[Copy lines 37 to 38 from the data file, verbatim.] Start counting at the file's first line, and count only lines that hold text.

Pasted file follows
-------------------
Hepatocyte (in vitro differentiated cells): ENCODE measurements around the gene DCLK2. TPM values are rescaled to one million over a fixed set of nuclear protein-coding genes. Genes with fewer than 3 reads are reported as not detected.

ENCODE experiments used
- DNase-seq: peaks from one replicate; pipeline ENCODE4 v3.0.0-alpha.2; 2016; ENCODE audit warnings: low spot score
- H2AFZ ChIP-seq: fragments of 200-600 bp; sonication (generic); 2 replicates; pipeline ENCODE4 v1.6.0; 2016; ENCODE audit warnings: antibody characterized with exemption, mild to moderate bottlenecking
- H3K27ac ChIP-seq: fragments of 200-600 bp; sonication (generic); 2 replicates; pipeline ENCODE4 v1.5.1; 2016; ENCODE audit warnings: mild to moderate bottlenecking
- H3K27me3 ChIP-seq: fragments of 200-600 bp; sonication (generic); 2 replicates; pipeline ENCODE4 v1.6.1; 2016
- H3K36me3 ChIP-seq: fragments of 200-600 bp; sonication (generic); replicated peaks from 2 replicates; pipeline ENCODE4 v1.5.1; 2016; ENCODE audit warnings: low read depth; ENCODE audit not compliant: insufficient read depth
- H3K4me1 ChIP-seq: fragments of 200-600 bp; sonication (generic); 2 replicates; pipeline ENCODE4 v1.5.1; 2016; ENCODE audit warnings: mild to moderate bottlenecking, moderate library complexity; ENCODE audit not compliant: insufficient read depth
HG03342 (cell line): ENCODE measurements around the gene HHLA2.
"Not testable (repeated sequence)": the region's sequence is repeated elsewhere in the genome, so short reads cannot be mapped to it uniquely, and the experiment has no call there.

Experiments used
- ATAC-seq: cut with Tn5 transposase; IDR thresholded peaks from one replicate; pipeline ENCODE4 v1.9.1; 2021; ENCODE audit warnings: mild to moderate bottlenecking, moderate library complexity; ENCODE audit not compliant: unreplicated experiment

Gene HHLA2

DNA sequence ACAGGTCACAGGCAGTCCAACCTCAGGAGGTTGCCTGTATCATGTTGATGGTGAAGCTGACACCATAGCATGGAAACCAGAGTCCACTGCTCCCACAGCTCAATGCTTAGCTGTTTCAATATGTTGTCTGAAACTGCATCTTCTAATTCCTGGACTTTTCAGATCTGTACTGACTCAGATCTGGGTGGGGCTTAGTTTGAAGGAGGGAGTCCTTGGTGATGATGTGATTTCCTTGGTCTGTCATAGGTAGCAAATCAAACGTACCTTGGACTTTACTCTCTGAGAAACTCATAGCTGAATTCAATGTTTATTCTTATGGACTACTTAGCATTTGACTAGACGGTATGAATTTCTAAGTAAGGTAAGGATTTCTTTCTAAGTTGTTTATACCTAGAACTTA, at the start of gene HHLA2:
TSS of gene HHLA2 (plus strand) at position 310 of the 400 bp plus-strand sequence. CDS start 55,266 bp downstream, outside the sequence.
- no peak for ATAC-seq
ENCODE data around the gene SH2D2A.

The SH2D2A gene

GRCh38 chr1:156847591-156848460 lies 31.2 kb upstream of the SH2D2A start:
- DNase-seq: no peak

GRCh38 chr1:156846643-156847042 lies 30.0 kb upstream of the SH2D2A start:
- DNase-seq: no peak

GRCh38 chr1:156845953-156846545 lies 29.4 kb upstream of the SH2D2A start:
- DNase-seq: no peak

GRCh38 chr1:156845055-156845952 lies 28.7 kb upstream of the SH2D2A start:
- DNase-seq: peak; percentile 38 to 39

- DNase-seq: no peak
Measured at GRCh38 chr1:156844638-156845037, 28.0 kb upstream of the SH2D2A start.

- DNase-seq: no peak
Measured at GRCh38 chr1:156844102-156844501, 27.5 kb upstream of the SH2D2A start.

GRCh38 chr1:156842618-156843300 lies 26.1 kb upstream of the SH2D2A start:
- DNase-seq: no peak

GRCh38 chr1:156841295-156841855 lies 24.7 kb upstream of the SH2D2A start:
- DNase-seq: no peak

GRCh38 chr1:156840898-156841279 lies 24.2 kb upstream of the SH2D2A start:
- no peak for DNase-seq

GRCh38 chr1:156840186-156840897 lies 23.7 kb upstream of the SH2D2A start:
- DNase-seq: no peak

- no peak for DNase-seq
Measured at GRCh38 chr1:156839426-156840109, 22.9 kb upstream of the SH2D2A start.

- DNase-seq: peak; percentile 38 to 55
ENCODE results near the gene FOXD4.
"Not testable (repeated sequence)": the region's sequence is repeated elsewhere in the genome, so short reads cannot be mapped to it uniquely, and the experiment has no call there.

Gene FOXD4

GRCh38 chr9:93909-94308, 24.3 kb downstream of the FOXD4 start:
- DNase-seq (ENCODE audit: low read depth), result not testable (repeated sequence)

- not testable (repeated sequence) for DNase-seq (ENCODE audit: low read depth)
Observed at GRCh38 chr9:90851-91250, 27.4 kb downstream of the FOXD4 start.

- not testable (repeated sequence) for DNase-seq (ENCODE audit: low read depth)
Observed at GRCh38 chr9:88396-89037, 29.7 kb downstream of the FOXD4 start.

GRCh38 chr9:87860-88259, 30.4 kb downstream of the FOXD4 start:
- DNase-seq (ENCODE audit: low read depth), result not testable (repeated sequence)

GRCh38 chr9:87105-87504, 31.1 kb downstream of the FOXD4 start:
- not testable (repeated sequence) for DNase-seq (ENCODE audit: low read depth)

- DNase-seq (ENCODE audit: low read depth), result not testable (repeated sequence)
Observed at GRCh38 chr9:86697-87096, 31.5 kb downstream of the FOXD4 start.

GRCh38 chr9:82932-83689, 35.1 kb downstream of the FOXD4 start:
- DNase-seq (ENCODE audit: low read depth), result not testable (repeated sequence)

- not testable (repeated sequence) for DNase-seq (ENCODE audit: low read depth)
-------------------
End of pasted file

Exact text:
GRCh38 chr1:156840186-156840897 lies 23.7 kb upstream of the SH2D2A start:
- DNase-seq: no peak